- Think about the feelings of a love never realized. Did you confess? Was your love hidden? Is it still hidden?
- Write a poem about the first great love loss that you've experienced in high school. How does it compare to your other experiences?
- Examine how maternal, paternal, or sibling love is different from romantic love. Analyze the similarities and differences.
- Create a work based on your feelings for a crush.
- Document the feeling of your first love. If you haven't had a first love, what are your expectations?
- Explore what you love about your crush. What brought them to your heart? Was it looks or personality?
- Examine the euphoria or awkwardness of your first kiss.
- What does love mean to you? How do you describe love?
- Write about your parents, grandparents, siblings or guardians love. How has that love changed or morphed since becoming a high schooler?
- Think about emotions that come with first love. Put a new perspective on exploring the feeling of first love.
Politically Charged Poetry Prompts
Most high schoolers might not think outside of their own little community bubble. However, if you're exploring political situations in class or there is an event that has affected you and other students, writing a poem about them can be a therapeutic way to express your feelings. A few political prompts for high schoolers include:
- Write a poem about the current political climate.
- Explore a historical event and how it has modified the path of history. What would be different if another outcome had happened?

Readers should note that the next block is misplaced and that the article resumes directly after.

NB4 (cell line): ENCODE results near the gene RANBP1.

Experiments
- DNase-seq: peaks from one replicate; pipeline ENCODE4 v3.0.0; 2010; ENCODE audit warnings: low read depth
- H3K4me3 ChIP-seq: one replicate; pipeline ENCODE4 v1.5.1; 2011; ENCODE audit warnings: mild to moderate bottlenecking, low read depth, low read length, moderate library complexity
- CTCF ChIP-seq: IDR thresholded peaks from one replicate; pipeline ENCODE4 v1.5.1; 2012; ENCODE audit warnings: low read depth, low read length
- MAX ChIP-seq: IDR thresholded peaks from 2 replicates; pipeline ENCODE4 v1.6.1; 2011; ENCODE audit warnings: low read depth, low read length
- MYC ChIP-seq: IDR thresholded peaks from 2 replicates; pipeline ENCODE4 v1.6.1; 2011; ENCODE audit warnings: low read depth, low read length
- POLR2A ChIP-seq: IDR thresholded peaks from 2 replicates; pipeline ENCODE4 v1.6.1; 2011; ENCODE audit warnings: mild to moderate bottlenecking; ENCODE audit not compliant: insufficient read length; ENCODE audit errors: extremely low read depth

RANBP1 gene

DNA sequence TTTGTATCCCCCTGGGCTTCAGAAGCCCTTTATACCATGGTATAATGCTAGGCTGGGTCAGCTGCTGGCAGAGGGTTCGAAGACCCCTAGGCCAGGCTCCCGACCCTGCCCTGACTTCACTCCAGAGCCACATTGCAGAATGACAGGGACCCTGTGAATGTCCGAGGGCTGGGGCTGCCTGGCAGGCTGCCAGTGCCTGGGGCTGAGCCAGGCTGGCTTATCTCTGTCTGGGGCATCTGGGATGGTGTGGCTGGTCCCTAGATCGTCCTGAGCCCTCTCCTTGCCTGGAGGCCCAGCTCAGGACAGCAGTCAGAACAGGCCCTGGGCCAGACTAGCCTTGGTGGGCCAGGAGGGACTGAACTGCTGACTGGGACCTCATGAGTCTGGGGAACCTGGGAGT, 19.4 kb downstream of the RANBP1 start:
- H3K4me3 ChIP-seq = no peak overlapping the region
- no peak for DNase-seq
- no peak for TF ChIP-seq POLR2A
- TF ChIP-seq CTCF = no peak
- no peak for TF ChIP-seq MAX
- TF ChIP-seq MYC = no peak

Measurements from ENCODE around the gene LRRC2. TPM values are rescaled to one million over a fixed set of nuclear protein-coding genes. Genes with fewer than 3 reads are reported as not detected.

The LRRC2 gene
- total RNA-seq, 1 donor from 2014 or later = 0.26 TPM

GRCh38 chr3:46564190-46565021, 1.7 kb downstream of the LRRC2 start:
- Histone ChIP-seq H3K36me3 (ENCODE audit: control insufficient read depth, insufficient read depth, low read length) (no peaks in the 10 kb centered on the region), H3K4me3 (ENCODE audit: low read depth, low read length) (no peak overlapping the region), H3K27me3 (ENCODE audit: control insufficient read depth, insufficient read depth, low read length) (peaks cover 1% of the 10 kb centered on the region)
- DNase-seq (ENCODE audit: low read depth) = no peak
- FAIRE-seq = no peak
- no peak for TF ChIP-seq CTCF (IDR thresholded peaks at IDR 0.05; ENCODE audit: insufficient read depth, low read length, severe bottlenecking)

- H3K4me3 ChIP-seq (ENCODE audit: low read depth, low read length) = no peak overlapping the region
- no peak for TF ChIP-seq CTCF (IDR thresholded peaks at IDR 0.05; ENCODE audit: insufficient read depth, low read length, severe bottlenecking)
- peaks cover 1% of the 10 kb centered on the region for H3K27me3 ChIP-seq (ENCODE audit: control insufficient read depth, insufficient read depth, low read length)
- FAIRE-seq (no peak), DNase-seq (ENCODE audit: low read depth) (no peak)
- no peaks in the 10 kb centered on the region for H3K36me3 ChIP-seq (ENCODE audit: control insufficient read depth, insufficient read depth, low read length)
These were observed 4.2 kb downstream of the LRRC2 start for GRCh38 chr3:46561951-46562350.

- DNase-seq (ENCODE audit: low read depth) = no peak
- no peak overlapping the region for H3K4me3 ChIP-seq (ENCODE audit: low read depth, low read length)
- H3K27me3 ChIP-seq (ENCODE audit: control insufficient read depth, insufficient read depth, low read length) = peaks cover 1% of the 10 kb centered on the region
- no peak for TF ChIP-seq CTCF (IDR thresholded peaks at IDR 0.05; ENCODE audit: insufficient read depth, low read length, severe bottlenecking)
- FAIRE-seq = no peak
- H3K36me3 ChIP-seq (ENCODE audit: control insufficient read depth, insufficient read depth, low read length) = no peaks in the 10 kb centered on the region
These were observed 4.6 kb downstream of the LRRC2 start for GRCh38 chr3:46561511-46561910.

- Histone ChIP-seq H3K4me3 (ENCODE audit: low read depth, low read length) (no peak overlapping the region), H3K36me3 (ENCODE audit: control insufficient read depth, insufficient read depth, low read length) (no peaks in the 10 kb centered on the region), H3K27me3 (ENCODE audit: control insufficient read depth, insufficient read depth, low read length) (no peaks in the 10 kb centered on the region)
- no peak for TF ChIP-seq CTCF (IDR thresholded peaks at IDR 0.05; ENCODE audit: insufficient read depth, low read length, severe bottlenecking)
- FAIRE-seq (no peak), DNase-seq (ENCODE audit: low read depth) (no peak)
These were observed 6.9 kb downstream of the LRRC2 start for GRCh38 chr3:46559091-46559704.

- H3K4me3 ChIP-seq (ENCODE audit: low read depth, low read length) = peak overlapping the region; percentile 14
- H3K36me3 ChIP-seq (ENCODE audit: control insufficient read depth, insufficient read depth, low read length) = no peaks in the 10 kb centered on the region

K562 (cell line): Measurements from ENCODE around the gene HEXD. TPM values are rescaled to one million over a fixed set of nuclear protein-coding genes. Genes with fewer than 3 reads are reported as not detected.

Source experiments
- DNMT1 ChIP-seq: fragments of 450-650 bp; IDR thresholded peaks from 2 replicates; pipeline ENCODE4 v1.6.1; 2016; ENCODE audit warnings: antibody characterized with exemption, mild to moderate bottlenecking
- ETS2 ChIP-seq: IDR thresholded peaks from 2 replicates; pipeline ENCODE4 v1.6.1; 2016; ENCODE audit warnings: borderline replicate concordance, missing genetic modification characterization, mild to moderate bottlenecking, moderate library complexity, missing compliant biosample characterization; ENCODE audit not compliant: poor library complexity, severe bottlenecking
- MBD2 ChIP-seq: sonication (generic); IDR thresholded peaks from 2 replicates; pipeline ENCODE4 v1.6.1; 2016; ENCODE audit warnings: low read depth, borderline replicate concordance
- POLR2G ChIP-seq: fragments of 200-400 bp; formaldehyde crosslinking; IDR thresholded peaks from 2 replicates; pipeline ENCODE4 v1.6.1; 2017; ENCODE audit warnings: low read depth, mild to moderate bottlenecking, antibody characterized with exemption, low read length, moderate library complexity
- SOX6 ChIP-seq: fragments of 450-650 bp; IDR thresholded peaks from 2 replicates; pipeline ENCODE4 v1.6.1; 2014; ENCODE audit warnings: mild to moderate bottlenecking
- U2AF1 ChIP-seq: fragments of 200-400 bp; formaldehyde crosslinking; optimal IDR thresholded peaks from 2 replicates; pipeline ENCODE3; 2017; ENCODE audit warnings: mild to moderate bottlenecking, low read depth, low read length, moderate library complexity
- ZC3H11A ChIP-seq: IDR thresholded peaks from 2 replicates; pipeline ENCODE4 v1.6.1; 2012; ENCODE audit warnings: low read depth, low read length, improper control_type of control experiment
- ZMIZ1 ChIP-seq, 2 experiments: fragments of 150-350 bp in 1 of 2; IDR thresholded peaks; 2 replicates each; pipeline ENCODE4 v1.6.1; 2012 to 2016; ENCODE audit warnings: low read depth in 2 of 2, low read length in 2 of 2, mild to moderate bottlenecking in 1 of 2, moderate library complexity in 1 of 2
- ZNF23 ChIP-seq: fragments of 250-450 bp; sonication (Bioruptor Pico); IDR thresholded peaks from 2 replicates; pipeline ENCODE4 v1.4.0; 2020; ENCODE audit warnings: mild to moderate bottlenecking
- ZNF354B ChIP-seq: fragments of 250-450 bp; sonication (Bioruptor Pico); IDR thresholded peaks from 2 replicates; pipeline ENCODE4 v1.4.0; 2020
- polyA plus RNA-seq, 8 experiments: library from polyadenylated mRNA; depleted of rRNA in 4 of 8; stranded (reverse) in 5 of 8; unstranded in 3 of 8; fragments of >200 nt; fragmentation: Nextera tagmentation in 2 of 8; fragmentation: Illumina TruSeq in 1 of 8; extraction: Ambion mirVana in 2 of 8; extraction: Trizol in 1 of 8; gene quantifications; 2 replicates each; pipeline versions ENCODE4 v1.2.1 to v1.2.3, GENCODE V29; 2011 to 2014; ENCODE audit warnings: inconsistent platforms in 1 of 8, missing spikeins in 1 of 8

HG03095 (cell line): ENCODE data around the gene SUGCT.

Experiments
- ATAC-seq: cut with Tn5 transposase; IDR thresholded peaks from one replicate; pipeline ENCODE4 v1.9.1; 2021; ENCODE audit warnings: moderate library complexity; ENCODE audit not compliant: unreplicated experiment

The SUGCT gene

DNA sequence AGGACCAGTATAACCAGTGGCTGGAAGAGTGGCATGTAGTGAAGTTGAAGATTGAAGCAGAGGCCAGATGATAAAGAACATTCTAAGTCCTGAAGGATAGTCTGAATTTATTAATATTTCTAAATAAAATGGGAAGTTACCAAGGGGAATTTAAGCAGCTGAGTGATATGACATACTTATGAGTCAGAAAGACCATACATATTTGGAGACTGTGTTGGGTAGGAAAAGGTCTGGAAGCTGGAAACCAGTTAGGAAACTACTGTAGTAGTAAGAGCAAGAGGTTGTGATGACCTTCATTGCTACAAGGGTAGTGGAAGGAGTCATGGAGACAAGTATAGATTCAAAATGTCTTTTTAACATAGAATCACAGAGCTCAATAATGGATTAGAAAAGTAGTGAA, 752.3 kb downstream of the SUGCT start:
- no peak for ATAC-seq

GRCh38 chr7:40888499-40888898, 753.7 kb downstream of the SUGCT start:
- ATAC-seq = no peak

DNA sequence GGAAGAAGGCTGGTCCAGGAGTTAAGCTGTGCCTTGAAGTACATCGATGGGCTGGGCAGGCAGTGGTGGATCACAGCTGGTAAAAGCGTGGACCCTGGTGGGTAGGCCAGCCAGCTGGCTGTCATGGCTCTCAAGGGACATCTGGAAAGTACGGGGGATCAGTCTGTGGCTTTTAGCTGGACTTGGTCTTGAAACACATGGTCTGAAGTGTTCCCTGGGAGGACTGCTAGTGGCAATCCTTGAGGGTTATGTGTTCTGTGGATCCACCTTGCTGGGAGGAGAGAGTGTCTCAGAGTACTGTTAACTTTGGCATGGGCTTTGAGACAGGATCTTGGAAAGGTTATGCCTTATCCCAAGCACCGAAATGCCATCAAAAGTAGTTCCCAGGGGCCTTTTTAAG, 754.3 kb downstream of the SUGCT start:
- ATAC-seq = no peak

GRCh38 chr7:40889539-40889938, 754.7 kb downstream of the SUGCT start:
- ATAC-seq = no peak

- How does racism affect communities and lives? Use personal experience or an event to explore your feelings through poetry.
- Is crime always black and white? Are there gray areas? Use free verse poetry to explore your personal experiences or thoughts.
- Write about a catastrophic event that has happened around the world and how it has affected you personally.
- Do you think that teen pregnancy is an epidemic? Write your thoughts in a short rhyming poem.
- Look at your thoughts on climate change and how it is affecting you personally and the world. Create a poem based on your opinions and assumptions.
Using Poetry Writing Prompts in High School
Poetry writing prompts are a great tool for a competition or slam to see different viewpoints, along with a great way to get high schoolers thinking and writing. You might use these in the classroom, as part of a competition, or just to get past writing block. Here's a few tips for using these writing prompts for yourself.
- Poetry is personal. You need to choose a prompt that you can relate to and write well on.
- Use personal experiences and imagery to really get your message into the poem. You don't have to be a master linguist, but you do need to let the audience see your thoughts.
- To keep your writing magic alive, try a different prompt daily. Sometimes writing on a difficult subject, can boost your ability.
- If you don't have personal experience with a subject, explore imagery. Imagery can sometimes make the words come to live in your mind.
- Try writing in different poetic styles, rhyming schemes and wording. Creating haikus is more challenging than you realize.
- Have fun with it. Writing is about getting your thoughts on to paper, the more fun you have poetry, the more it will show.
- Experiment with perspective. Have you ever considered putting yourself into the perspective of an inanimate object? Try creating a poem from a bird's eye view.
- Modify a prompt to fit you.
- Don't expect to be a lyrical genius your first time through. Try the same prompt from a different perspectives to see if it changes the poem.
Poetry can cram a lot of emotion and experience in a short amount of writing. You might write poetic books or short haikus. Whatever you choose, remember to experiment and have fun with your poetry writing prompts. You might not be a literary master yet, but poetic writing is all about the personal journey.